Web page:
Skip to Main Content
U.S. Forest Service
Caring for the land and serving people

United States Department of Agriculture

Home > Search > Publication Information

  1. Share via EmailShare on FacebookShare on LinkedInShare on Twitter
    Dislike this pubLike this pub
    Author(s): Thomas Zimmerman; Michael Frary; Shelly Crook; Brett Fay; Patricia Koppenol; Richard Lasko
    Date: 2006
    Source: In: Andrews, Patricia L.; Butler, Bret W., comps. 2006. Fuels Management-How to Measure Success: Conference Proceedings. 28-30 March 2006; Portland, OR. Proceedings RMRS-P-41. Fort Collins, CO: U.S. Department of Agriculture, Forest Service, Rocky Mountain Research Station. p. 47-58
    Publication Series: Proceedings (P)
    Station: Rocky Mountain Research Station
    PDF: View PDF  (280 B)

    Description

    The application and use of wildland fire for a range of beneficial ecological objectives is rapidly expanding across landscapes supporting diverse vegetative complexes and subject to multiple societal uses. Wildland fire use originated in wilderness and has become a proven practice successful in meeting ecological needs. The use of wildland fire in non-wilderness is emerging as an important practice but its success is predicated on the acknowledgment of the fundamental inseparability and equal importance of ecological, social, and economic needs and requirements. The 2005 western fire season resulted in the single largest scale application of wildland fire use in non-wilderness to date and illustrated that managing wildland fire use in these areas is associated with a higher level of complexity driven by a number of elements including: spatial scale differences; presence of multiple ownerships and increased values to be protected; increased needs to plan and implement mitigation actions; temporal scale differences for implementing mitigation actions; greater social and economic concerns and needs; and increased public information needs. Continuing expansion of wildland fire use implementation across federal, state, and private land ownerships and all land use situations will encounter additional influences and new challenges, situations not previously experienced, and ancillary implementation questions which could potentially limit program growth and development.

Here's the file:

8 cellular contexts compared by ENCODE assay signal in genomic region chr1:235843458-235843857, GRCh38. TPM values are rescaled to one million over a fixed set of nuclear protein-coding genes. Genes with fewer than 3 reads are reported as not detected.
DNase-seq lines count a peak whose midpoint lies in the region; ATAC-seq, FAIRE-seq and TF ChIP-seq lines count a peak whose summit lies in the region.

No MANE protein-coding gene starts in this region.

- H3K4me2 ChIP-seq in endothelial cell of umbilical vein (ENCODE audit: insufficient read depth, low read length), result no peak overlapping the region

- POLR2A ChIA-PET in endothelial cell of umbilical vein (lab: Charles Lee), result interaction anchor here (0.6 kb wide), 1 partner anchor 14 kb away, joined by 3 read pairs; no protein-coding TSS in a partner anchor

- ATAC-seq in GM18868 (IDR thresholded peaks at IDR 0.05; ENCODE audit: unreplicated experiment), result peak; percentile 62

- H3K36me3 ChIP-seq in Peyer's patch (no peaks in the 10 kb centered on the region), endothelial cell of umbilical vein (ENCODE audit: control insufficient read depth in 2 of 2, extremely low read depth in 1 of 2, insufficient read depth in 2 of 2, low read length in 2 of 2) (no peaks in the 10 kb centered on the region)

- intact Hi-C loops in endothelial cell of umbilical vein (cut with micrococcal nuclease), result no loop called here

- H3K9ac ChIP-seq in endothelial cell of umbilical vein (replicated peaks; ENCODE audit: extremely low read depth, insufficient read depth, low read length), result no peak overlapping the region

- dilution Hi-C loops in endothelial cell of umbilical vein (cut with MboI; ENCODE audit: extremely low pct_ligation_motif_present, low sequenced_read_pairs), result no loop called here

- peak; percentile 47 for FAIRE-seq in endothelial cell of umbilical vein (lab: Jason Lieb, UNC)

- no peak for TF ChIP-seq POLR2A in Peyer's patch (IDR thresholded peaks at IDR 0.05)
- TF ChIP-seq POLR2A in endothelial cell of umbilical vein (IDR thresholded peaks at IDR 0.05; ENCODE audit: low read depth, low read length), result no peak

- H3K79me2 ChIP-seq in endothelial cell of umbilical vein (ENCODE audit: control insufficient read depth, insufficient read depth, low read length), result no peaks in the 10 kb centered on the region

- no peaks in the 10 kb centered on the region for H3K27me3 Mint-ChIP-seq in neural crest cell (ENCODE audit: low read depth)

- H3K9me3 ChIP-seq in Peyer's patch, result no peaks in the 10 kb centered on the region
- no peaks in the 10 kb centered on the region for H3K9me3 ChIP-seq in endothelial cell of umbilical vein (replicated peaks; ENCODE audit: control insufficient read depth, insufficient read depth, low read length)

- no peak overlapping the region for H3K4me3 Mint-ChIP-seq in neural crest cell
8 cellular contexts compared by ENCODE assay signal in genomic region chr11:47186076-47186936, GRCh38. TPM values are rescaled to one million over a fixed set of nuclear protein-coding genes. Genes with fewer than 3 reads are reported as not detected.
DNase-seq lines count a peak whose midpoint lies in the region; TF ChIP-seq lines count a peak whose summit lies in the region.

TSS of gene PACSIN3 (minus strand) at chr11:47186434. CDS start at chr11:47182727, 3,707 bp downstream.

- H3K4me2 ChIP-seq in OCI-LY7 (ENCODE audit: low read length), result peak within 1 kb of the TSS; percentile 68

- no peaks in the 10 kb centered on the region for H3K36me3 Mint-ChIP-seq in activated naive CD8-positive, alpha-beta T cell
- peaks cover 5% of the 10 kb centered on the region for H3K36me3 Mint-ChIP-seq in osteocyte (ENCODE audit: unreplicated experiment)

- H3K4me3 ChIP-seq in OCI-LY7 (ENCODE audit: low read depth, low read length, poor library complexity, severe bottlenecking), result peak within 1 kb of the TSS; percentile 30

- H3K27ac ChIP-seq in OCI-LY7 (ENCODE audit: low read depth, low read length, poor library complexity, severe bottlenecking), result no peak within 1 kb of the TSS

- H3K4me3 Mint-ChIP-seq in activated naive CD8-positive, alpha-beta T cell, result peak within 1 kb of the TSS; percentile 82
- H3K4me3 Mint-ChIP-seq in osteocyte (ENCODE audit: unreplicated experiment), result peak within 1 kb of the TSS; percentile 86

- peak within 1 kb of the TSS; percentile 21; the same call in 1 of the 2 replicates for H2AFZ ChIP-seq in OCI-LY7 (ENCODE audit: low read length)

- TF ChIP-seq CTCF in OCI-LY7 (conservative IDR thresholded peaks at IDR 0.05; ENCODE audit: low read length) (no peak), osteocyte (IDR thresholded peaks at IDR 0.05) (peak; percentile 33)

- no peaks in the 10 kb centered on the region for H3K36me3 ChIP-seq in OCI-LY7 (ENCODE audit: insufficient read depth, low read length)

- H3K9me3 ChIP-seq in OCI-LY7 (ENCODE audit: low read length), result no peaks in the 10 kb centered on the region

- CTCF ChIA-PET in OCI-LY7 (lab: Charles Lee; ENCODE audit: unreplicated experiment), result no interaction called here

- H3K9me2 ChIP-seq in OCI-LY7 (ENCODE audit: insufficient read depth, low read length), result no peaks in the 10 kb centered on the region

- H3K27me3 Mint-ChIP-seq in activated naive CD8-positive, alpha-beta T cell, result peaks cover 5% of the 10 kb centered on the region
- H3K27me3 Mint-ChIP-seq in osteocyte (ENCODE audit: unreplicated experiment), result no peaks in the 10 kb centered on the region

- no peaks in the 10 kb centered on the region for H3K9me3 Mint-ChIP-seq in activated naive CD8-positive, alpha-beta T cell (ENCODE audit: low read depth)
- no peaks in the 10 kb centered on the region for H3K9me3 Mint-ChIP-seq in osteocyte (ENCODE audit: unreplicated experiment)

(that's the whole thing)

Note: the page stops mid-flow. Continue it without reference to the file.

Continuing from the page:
Publication Notes

    • You may send email to rmrspubrequest@fs.fed.us to request a hard copy of this publication.
    • (Please specify exactly which publication you are requesting and your mailing address.)
    • We recommend that you also print this page and attach it to the printout of the article, to retain the full citation information.
    • This article was written and prepared by U.S. Government employees on official time, and is therefore in the public domain.

    Citation

    Zimmerman, Thomas; Frary, Michael; Crook, Shelly; Fay, Brett; Koppenol, Patricia; Lasko, Richard 2006. Wildland Fire Use - Challenges Associated With Program Management Across Multiple Ownerships and Land Use Situations. In: Andrews, Patricia L.; Butler, Bret W., comps. 2006. Fuels Management-How to Measure Success: Conference Proceedings. 28-30 March 2006; Portland, OR. Proceedings RMRS-P-41. Fort Collins, CO: U.S. Department of Agriculture, Forest Service, Rocky Mountain Research Station. p. 47-58

    Keywords

    fire, fire ecology, fuels management, program management, multiple ownerships, land use, wildland fire

    Related Search


    XML: View XML
Show More
Show Fewer
Jump to Top of Page